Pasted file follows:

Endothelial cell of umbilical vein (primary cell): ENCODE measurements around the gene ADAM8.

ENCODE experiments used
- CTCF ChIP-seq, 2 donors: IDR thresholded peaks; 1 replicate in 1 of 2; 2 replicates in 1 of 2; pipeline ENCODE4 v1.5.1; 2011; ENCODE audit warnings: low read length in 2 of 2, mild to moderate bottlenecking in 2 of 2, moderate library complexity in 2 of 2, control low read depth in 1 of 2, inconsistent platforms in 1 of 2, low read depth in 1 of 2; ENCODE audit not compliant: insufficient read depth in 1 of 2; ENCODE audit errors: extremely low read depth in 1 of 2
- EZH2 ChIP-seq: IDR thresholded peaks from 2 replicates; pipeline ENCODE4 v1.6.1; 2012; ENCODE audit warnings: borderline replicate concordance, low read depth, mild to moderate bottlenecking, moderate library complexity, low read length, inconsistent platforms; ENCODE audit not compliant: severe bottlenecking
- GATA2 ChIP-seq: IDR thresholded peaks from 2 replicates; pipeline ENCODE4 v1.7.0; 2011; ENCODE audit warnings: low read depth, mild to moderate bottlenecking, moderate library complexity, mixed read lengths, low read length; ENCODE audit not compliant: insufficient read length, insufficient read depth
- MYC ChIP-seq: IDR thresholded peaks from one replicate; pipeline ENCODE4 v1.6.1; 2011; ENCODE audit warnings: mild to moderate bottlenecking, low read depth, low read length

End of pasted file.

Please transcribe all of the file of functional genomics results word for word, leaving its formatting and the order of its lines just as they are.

Endothelial cell of umbilical vein (primary cell): ENCODE measurements around the gene ADAM8.

ENCODE experiments used
- CTCF ChIP-seq, 2 donors: IDR thresholded peaks; 1 replicate in 1 of 2; 2 replicates in 1 of 2; pipeline ENCODE4 v1.5.1; 2011; ENCODE audit warnings: low read length in 2 of 2, mild to moderate bottlenecking in 2 of 2, moderate library complexity in 2 of 2, control low read depth in 1 of 2, inconsistent platforms in 1 of 2, low read depth in 1 of 2; ENCODE audit not compliant: insufficient read depth in 1 of 2; ENCODE audit errors: extremely low read depth in 1 of 2
- EZH2 ChIP-seq: IDR thresholded peaks from 2 replicates; pipeline ENCODE4 v1.6.1; 2012; ENCODE audit warnings: borderline replicate concordance, low read depth, mild to moderate bottlenecking, moderate library complexity, low read length, inconsistent platforms; ENCODE audit not compliant: severe bottlenecking
- GATA2 ChIP-seq: IDR thresholded peaks from 2 replicates; pipeline ENCODE4 v1.7.0; 2011; ENCODE audit warnings: low read depth, mild to moderate bottlenecking, moderate library complexity, mixed read lengths, low read length; ENCODE audit not compliant: insufficient read length, insufficient read depth
- MYC ChIP-seq: IDR thresholded peaks from one replicate; pipeline ENCODE4 v1.6.1; 2011; ENCODE audit warnings: mild to moderate bottlenecking, low read depth, low read length